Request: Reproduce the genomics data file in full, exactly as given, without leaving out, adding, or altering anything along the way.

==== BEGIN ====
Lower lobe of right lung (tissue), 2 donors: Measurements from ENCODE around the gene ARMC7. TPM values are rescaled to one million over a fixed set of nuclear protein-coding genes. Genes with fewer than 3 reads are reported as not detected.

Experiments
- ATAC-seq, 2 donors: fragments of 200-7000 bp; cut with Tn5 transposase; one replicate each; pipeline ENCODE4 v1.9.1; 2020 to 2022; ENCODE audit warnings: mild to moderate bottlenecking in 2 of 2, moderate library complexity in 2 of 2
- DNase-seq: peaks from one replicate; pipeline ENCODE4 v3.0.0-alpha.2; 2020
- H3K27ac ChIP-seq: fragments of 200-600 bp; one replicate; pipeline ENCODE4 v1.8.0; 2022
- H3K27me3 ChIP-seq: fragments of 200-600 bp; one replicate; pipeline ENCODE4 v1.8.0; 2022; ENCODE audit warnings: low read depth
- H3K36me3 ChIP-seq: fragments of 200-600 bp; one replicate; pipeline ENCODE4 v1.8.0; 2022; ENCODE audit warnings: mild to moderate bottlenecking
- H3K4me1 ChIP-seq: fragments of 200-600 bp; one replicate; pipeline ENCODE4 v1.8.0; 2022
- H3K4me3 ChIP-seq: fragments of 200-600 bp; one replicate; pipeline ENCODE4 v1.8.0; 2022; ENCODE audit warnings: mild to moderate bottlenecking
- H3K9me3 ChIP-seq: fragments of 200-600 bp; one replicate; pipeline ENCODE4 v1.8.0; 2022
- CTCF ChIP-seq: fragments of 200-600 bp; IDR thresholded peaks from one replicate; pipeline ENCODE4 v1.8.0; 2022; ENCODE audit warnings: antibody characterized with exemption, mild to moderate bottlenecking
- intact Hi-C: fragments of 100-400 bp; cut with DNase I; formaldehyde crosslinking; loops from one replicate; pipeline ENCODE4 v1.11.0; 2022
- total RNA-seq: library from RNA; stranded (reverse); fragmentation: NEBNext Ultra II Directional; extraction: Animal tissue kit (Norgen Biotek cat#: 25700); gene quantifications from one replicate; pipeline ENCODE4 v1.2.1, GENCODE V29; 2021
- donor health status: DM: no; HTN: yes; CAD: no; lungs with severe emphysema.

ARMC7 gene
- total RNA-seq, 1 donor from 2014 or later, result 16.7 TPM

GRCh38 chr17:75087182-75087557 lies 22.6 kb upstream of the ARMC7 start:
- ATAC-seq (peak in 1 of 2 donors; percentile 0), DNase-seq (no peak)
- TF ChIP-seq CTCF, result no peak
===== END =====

Lower lobe of right lung (tissue), 2 donors: Measurements from ENCODE around the gene ARMC7. TPM values are rescaled to one million over a fixed set of nuclear protein-coding genes. Genes with fewer than 3 reads are reported as not detected.

Experiments
- ATAC-seq, 2 donors: fragments of 200-7000 bp; cut with Tn5 transposase; one replicate each; pipeline ENCODE4 v1.9.1; 2020 to 2022; ENCODE audit warnings: mild to moderate bottlenecking in 2 of 2, moderate library complexity in 2 of 2
- DNase-seq: peaks from one replicate; pipeline ENCODE4 v3.0.0-alpha.2; 2020
- H3K27ac ChIP-seq: fragments of 200-600 bp; one replicate; pipeline ENCODE4 v1.8.0; 2022
- H3K27me3 ChIP-seq: fragments of 200-600 bp; one replicate; pipeline ENCODE4 v1.8.0; 2022; ENCODE audit warnings: low read depth
- H3K36me3 ChIP-seq: fragments of 200-600 bp; one replicate; pipeline ENCODE4 v1.8.0; 2022; ENCODE audit warnings: mild to moderate bottlenecking
- H3K4me1 ChIP-seq: fragments of 200-600 bp; one replicate; pipeline ENCODE4 v1.8.0; 2022
- H3K4me3 ChIP-seq: fragments of 200-600 bp; one replicate; pipeline ENCODE4 v1.8.0; 2022; ENCODE audit warnings: mild to moderate bottlenecking
- H3K9me3 ChIP-seq: fragments of 200-600 bp; one replicate; pipeline ENCODE4 v1.8.0; 2022
- CTCF ChIP-seq: fragments of 200-600 bp; IDR thresholded peaks from one replicate; pipeline ENCODE4 v1.8.0; 2022; ENCODE audit warnings: antibody characterized with exemption, mild to moderate bottlenecking
- intact Hi-C: fragments of 100-400 bp; cut with DNase I; formaldehyde crosslinking; loops from one replicate; pipeline ENCODE4 v1.11.0; 2022
- total RNA-seq: library from RNA; stranded (reverse); fragmentation: NEBNext Ultra II Directional; extraction: Animal tissue kit (Norgen Biotek cat#: 25700); gene quantifications from one replicate; pipeline ENCODE4 v1.2.1, GENCODE V29; 2021
- donor health status: DM: no; HTN: yes; CAD: no; lungs with severe emphysema.

ARMC7 gene
- total RNA-seq, 1 donor from 2014 or later, result 16.7 TPM

GRCh38 chr17:75087182-75087557 lies 22.6 kb upstream of the ARMC7 start:
- ATAC-seq (peak in 1 of 2 donors; percentile 0), DNase-seq (no peak)
- TF ChIP-seq CTCF, result no peak